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A thirteen-year study on the impact of a severe canker disease of Corymbia calophylla, a keystone tree in Mediterranean-type forests

Paap, T., Burgess, T.I., Calver, M., McComb, J.A., Shearer, B.L., Hardy, G.E.St.J. and Klopfenstein, N.B. (2017) A thirteen-year study on the impact of a severe canker disease of Corymbia calophylla, a keystone tree in Mediterranean-type forests. Forest Pathology, 47 (1). Article e12292.

Free to read: http://dx.doi.org/10.1111/efp.12292
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Abstract

Worldwide, forests and woodlands have shown progressive declines in health as a result of global environmental changes in combination with local anthropogenic drivers. This study examined the incidence and progression of a canker disease of marri ( Corymbia calophylla) caused by the endemic fungal pathogen Quambalaria coyrecup at three paired forest and anthropogenically disturbed sites in the southwest of Western Australia over 13 years. At the time of plot establishment in 2001, cankers were present on trees at all six sites with 22.7% of the assessed trees cankered. By 2014, cankers had led to the death of 6.7% of the trees, and an additional 10.0% of the trees developed cankers during this time. A further 2.3% of trees died due to causes other than canker, resulting in a final figure of 65.0% of trees remaining alive and free of cankers for the duration of the survey period. Canker incidence was significantly greater on trees present at anthropogenically disturbed sites ( along roadsides and in paddocks) than forest trees ( 35.3% increasing to 50.7%, 10.0% increasing to 14.7%, respectively). Trunk diameter at breast height, tree height and crown ratings were not correlated with canker presence. This long-term study provides evidence of the increasing severity of this canker pathogen and the impact it is having on the survival of marri.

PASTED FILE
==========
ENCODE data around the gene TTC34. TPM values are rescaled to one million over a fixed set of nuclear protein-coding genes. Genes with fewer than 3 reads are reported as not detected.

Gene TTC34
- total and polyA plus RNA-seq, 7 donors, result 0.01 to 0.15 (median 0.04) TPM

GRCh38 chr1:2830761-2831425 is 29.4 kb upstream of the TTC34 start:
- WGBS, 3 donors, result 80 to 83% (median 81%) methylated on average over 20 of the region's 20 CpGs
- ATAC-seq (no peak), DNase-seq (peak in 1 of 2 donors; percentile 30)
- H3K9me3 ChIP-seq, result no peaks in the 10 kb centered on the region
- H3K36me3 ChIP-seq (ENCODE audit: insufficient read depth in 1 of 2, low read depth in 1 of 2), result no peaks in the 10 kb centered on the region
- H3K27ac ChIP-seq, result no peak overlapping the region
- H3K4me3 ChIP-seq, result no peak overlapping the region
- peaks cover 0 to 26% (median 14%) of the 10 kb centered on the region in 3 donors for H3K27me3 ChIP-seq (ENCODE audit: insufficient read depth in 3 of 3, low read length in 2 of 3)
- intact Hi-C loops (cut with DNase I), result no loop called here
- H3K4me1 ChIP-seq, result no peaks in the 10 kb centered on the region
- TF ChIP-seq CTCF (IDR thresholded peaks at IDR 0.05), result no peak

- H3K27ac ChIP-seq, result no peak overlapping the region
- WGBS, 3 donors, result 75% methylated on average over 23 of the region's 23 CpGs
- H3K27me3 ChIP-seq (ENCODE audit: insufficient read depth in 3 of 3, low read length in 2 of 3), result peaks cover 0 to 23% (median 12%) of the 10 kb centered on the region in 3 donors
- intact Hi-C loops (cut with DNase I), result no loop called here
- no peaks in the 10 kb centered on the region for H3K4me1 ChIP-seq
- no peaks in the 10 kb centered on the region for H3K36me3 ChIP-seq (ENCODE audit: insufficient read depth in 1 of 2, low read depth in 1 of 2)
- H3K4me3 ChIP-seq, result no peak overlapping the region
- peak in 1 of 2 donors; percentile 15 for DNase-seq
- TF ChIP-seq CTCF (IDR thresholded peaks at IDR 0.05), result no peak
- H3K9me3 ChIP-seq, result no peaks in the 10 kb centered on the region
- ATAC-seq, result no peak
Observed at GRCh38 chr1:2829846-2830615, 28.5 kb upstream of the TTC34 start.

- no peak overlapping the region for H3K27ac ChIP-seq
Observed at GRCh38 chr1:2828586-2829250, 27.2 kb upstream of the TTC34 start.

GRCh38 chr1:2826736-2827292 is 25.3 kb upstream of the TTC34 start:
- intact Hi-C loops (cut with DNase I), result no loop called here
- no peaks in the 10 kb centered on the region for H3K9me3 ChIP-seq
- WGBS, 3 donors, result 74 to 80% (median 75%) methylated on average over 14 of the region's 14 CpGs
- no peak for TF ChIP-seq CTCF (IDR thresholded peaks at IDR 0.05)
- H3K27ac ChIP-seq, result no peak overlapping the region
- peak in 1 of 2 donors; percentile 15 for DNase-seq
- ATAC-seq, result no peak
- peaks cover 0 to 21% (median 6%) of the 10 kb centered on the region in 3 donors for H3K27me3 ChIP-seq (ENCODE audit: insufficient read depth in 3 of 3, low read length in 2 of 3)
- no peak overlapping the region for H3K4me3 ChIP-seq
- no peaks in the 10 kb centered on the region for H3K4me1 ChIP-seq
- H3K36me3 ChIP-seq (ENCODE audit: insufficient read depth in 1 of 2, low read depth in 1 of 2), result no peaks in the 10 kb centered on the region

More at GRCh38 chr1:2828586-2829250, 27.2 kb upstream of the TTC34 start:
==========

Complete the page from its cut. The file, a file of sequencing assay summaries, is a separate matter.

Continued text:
Publication Type: Journal Article
Murdoch Affiliation: School of Veterinary and Life Sciences
Centre of Excellence for Climate Change and Forest and Woodland Health
Publisher: Blackwell Publishing
Copyright: © 2016 Blackwell Verlag GmbH
URI: http://researchrepository.murdoch.edu.au/id/eprint/36307
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